Re: Free-Market Economics

Hagbard Celine (
Sun, 13 Jul 1997 17:50:49 -0400 wrote:
> Eric Watt Forste wrote:
> > It seems to me that a corporation is just a contractual agreement by
> > which a group of shareholders can own property jointly and make joint
> > contracts with other people. Is it joint ownership of property or
> > joint contracting that you disapprove of? If not that, then what?
> I don't mind joint ownership or joint contracting, as long as the state
> doesn't absolve the individual owners of responsibility and/or treat
> "them" as and abstract "person." I'm not a expert on corporate law, but
> I do know that a bunch of guys can get a charter from a state, slap INC.
> after their company's name and magically enjoy special protections that
> the same group who decided not to incorporate would.

Okay, I'm beginning to understand where you're coming from here.

First, we must distinguish between ownership and directorship. The
owners of a corporation are you and me, the stockholders. Typically, in
all but the most extreme of circumstances, stockholders are not liable
for corporate stupidity. There's a mess of criteria involved in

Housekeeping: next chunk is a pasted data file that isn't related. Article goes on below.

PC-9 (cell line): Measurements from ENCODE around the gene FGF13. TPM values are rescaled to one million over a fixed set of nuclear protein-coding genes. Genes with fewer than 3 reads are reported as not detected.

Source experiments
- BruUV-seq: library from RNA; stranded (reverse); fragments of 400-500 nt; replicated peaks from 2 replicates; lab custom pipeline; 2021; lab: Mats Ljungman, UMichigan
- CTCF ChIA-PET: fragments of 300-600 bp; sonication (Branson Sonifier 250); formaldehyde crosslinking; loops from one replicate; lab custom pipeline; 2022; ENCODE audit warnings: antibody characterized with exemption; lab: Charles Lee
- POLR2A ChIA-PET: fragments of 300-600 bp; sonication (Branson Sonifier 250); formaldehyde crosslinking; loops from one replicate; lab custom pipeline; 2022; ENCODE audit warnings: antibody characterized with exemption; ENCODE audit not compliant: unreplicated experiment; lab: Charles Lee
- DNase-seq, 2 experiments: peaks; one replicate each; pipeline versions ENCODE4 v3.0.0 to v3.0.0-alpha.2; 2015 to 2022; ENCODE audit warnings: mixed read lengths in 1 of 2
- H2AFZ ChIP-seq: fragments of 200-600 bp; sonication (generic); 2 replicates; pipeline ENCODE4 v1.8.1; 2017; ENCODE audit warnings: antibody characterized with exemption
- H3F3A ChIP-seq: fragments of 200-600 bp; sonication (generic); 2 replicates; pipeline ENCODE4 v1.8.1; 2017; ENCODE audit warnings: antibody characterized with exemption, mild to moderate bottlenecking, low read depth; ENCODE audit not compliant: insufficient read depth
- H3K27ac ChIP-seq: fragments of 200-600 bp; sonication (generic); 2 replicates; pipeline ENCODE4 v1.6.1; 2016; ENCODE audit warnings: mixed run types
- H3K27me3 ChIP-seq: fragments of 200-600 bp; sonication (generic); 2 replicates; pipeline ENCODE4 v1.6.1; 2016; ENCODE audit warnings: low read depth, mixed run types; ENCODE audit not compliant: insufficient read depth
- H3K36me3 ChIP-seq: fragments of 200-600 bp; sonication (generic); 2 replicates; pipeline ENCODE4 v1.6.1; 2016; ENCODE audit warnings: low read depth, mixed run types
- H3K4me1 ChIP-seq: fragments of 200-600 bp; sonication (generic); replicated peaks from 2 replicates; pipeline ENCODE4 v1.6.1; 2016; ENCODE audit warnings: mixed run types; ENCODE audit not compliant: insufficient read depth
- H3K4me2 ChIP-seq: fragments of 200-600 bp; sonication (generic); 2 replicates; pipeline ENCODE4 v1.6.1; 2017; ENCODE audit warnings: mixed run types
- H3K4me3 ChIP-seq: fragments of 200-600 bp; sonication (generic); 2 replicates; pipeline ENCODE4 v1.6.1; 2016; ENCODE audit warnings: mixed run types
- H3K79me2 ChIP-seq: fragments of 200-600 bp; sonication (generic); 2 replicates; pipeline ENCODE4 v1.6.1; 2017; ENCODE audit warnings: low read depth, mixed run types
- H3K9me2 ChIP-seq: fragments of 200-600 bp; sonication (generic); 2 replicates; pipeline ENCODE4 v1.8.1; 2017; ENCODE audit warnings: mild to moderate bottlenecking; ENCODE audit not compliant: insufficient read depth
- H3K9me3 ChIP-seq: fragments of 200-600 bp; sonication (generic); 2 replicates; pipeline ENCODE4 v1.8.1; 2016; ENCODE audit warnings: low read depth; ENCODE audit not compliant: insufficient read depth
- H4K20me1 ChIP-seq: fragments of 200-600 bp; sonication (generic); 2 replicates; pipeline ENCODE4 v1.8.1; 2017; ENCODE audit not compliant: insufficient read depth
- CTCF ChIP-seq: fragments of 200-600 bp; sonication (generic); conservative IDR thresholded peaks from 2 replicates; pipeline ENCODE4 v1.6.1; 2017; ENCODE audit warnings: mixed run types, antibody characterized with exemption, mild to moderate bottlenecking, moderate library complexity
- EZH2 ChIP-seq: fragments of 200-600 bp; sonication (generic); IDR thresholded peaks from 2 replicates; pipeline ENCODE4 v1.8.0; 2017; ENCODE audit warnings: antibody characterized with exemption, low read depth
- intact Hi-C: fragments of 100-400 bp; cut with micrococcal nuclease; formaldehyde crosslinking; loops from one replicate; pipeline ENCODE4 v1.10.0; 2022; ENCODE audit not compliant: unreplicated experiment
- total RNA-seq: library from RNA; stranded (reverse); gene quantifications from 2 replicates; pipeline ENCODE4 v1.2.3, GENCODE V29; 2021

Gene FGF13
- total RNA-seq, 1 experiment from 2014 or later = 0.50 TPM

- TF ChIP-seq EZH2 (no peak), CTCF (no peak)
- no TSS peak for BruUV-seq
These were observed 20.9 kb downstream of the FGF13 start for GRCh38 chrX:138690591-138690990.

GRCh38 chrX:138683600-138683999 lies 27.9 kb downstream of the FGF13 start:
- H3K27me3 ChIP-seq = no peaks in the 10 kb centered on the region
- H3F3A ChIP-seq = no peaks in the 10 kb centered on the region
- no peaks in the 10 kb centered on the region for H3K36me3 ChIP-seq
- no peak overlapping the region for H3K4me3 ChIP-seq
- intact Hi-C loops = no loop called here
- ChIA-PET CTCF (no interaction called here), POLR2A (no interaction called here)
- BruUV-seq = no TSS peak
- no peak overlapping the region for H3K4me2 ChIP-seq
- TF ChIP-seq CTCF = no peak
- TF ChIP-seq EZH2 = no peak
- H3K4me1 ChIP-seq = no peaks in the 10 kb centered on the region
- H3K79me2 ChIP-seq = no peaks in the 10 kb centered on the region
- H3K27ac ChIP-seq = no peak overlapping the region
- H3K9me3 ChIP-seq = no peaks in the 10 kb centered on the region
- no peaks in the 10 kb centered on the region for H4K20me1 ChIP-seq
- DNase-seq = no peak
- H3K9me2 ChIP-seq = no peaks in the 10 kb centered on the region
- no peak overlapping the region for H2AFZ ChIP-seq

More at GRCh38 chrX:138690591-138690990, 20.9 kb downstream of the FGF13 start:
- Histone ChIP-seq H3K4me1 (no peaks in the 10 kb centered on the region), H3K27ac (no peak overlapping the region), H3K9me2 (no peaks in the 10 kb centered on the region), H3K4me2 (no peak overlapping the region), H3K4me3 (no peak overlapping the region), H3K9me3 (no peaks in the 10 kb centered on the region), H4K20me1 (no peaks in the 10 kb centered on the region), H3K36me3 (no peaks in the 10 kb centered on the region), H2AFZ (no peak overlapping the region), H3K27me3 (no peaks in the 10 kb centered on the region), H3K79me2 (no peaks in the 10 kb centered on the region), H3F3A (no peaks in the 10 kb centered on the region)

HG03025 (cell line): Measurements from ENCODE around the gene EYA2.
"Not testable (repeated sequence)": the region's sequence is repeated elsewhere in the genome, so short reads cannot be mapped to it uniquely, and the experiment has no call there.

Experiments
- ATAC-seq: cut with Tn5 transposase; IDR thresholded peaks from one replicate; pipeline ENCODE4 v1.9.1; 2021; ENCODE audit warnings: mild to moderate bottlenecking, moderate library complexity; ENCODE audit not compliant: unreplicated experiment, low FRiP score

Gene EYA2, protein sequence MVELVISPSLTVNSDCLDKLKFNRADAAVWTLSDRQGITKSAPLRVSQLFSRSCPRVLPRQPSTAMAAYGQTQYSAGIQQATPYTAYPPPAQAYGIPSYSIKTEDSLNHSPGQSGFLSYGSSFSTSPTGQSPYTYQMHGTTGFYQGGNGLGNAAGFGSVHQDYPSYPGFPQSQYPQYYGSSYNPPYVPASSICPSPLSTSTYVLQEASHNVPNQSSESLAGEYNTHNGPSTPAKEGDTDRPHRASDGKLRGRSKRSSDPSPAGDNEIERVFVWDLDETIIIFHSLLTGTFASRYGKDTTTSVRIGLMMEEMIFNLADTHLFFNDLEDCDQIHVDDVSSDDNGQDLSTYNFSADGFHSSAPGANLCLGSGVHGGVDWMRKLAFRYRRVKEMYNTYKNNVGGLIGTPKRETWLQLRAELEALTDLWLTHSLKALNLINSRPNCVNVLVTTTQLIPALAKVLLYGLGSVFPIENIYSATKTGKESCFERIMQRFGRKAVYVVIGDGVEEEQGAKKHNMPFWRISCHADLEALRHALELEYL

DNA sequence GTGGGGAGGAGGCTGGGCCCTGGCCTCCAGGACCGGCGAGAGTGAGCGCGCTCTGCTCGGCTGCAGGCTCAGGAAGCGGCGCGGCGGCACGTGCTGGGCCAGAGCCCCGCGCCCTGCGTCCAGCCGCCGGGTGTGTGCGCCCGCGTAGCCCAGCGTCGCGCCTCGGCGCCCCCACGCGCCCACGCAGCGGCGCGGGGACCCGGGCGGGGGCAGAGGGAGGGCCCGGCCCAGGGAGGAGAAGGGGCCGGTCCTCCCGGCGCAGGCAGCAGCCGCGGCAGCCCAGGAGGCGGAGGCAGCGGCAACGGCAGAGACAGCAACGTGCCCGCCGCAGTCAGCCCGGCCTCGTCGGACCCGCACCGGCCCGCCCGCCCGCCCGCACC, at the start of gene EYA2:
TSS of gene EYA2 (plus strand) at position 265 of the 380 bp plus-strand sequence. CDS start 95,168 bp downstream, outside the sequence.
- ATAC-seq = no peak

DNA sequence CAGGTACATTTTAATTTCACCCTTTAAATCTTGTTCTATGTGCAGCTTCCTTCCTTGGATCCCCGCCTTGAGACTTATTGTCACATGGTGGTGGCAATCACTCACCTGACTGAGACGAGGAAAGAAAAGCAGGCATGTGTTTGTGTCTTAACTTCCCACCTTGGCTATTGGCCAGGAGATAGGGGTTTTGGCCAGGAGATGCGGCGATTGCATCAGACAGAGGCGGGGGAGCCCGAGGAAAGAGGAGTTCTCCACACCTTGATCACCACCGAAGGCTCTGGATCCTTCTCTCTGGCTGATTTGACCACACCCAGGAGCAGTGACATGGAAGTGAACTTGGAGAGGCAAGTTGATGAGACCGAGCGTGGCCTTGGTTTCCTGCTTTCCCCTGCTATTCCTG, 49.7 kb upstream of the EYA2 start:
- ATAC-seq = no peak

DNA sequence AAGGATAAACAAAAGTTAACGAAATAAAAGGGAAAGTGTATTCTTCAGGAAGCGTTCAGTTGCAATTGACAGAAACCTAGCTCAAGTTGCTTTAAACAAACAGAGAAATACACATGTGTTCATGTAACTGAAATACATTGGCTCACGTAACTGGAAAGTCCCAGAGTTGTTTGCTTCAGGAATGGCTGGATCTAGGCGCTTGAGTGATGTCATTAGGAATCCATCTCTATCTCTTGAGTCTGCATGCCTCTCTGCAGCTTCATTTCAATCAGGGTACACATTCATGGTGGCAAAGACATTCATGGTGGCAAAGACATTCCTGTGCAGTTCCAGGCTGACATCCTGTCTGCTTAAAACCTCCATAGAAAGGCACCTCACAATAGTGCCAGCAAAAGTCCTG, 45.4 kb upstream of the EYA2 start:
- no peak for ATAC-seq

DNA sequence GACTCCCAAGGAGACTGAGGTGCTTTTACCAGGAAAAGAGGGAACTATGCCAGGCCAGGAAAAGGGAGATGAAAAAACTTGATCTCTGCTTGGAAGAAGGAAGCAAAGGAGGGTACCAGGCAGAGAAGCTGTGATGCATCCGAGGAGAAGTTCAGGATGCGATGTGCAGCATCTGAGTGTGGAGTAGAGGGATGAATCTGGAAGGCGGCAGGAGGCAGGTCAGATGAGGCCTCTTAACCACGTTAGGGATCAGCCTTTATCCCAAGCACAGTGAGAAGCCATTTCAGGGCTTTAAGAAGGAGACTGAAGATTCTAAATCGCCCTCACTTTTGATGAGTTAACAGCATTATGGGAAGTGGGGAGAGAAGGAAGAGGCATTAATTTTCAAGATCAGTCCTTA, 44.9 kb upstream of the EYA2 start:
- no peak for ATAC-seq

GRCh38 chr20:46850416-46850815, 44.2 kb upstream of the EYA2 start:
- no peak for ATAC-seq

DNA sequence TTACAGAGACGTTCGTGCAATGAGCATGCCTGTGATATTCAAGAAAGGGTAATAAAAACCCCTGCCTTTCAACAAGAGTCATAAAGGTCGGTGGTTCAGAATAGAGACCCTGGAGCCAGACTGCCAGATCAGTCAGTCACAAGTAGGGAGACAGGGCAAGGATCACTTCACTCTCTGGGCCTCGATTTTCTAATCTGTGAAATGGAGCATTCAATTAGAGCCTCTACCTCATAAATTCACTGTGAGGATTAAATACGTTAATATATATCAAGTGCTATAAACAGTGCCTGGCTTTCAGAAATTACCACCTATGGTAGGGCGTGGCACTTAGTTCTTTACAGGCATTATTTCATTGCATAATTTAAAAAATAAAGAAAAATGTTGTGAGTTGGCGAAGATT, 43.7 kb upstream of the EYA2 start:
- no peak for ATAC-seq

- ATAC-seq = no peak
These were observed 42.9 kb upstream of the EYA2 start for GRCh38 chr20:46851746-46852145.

"piercing the corporate veil" in this way, but they're not really
relevant here. Suffice it to say that people incorporate in order to own
a portion of the company, hire someone to run it, and then forget about
it and collect the dividends.

A directorship is entirely different. If the director is not an owner,
then see my earlier post about when he or she can be nailed for stupid
decisions. If the director is an owner (i.e., shareholder) the
directorship rules hold as far that person's liability. That is, a
director can't defend himself against a lawsuit by saying, "Hey! I'm a
shareholder! You can't get me!" That's a no-go.

If every shareholder were liable for corporate foul-ups, this, IMHO,
would be absolutely unjust. Indeed, for every director to be immediately
liable for corporate foul-ups would also be unjust (but less so). I see
no problem with the current system of collecting the sum of the group's
business activities together under the entity XYZ, Inc. and then nailing
the entire complex for the foul-up.